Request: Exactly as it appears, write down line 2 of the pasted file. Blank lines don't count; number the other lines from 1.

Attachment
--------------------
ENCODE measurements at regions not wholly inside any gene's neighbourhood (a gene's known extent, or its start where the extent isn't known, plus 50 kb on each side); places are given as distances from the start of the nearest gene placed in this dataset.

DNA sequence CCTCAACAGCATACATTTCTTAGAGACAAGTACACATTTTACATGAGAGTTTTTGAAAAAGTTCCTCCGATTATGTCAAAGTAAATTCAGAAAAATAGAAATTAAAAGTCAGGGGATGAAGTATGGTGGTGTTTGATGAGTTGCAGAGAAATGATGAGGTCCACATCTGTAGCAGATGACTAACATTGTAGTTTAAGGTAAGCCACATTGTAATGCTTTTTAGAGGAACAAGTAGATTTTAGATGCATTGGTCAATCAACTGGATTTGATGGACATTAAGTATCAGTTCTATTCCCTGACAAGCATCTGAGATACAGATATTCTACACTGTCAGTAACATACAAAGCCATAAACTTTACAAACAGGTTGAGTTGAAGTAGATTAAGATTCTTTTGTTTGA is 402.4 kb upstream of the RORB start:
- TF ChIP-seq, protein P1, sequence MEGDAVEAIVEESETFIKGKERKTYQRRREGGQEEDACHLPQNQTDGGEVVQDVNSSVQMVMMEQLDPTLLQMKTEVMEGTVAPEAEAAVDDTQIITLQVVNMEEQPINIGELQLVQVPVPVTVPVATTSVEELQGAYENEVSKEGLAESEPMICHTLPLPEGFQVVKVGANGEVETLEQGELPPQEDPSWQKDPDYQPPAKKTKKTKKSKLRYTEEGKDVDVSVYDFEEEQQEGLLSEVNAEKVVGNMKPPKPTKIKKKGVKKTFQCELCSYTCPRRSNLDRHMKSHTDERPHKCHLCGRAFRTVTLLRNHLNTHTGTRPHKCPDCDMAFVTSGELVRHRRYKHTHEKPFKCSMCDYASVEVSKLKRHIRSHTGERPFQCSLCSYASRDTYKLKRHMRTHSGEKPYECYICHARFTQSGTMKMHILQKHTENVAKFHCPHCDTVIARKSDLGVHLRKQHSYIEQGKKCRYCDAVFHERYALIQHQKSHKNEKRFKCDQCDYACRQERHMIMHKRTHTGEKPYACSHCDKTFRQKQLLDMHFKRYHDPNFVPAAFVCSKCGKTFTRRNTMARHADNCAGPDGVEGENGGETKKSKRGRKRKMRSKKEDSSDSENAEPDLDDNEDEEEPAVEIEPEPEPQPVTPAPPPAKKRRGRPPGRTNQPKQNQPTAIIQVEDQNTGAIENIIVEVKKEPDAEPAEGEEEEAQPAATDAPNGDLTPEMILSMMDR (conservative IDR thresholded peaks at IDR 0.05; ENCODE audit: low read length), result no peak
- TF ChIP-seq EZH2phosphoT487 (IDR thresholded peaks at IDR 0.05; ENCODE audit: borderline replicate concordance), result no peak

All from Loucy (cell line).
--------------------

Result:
DNA sequence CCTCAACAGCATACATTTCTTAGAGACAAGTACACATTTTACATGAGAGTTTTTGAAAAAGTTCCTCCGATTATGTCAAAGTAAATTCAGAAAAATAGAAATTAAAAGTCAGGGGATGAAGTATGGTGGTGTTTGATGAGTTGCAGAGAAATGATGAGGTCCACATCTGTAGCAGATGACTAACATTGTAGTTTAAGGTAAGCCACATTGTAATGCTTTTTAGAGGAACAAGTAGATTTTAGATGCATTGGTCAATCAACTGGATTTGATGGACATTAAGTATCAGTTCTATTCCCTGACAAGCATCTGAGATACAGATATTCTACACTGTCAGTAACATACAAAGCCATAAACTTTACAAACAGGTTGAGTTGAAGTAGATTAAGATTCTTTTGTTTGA is 402.4 kb upstream of the RORB start: